In the following section we discuss some of the limitations of our indenter in its current form.

The design of the cantilever for this experiment was optimized to measure the stiffness of materials with Young Modulus between 1 kPa and 100 kPa. To cover the wide range of biological tissue stiffness, which varies over at least three orders of magnitude (McKee et al. 2011), one may need to use cantilevers with different spring constants – a major complication for future applications. Furthermore, throughout the entire analysis, we have implicitly neglected the viscous and plastic components of the sample mechanics. Both these issues have been recently addressed by another paper of our group (van Hoorn et al. 2016), where we showed that, applying a dynamic modulation analysis, it is possible to measure both the loss and storage modulus of a largely heterogenous material. Still, the method adds some limitations, as it is not as fast and as straightforward as the one presented here.

A further obvious limitation of our needle indenter here is its large diameter. Work is under way to reduce the dimensions of all its components to embed the device in a 3 mm diameter needle.

Another possible drawback is the risk that, during perforation, some debris of the sample enters the Fabry-Pérot cavity between the fiber and the cantilever. Although we have not observed any nuisance when indenting inside the liver specimen, one could circumvent this problem altogether by designing a membrane based sensor.

Finally, for further research on biological samples, sterilization of the device may become necessary. We designed the device such that the sensitive part, which will not survive a repetitive sterilization procedure, can be disposed without discarding the main working elements of the indenter.

5 Conclusions

We have successfully developed a cantilever based, all-optical indenter at the tip of a rigid needle. The indentation measurement is enabled by a sensor that probes the mechanical properties of the underlying specimen by indentation using a microsphere. The sensor is remotely actuated by a strain gauge controlled piezoelectric translator driving a microscopic cable and spring system. The movement of the sensor as well as the movement of the cantilever is interrogated by Fabry-Pérot interferometry. We have performed stiffness measurements at fixed depth positions during needle insertion in gelatin phantoms and animal liver specimens. The measurements showed that we are able to quantify a stiffness gradient in depth and that we can successfully identify stiffer layers in a uniform sample. Measurements in a gelatin embedded animal liver confirmed that we can localize the liver based on mechanical contrast. Moreover, as the needle protrudes further inside the liver tissue, a quantitative analysis of the liver can be made based on the mechanical properties alone. Despite some limitations, our needle may, on the long term, ultimately evolve into a minimally invasive tool for the analysis of the mechanical properties of tissues, with potential applications in needle navigation or tissue diagnostics.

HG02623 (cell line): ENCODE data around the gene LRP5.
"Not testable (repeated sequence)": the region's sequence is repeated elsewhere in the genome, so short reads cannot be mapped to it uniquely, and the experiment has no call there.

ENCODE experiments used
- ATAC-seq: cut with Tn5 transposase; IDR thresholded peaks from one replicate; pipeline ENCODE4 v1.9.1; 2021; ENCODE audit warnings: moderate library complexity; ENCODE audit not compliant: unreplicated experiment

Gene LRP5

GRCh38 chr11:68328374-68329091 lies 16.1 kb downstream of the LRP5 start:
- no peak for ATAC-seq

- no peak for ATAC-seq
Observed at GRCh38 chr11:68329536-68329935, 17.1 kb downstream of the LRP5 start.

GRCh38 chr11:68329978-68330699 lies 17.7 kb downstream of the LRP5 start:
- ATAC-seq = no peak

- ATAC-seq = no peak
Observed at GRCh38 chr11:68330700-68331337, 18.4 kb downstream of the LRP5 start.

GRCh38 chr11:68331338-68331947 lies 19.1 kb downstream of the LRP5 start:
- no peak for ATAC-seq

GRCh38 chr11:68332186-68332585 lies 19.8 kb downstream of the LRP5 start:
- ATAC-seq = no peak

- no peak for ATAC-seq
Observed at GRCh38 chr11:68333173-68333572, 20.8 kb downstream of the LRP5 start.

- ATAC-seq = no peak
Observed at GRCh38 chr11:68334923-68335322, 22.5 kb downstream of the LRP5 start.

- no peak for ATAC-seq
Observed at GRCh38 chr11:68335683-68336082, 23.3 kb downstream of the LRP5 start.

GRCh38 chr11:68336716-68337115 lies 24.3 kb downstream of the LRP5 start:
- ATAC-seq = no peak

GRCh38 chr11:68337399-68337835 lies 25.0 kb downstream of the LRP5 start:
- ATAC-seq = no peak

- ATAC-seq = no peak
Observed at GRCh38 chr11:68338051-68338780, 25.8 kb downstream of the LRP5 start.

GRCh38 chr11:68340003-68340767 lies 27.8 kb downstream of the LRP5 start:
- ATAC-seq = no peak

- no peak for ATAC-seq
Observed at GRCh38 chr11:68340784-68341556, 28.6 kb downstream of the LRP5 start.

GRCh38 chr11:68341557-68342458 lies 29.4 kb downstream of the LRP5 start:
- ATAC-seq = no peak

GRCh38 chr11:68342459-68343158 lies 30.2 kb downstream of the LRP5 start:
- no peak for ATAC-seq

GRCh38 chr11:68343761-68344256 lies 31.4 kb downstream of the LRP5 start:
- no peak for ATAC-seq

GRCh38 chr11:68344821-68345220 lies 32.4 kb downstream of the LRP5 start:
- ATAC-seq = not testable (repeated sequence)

Declaration of interest: D. Iannuzzi is shareholder of Optics11.


Mode hopping in the laser is minimized by introducing an isolator in the optical path.



The authors would like to thank T. de Jong and J.J. van den Dobbelsteen of the Delft Institute of Technology and J. Scheltes of DEAM corporation for their input and fruitful discussions. The research leading to these results is supported by the Dutch Technology Foundation (STW) under the iMIT program (P11-13) and has received funding from LASERLAB-EUROPE under the EC’s Seventh Framework Programme (grant agreement no. 284464) and the European Research Counsil (615170).

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Authors and Affiliations

  1. 1.Deparment of Physics and Astronomy and LaserLab AmsterdamVrije Universiteit AmsterdamAmsterdamThe Netherlands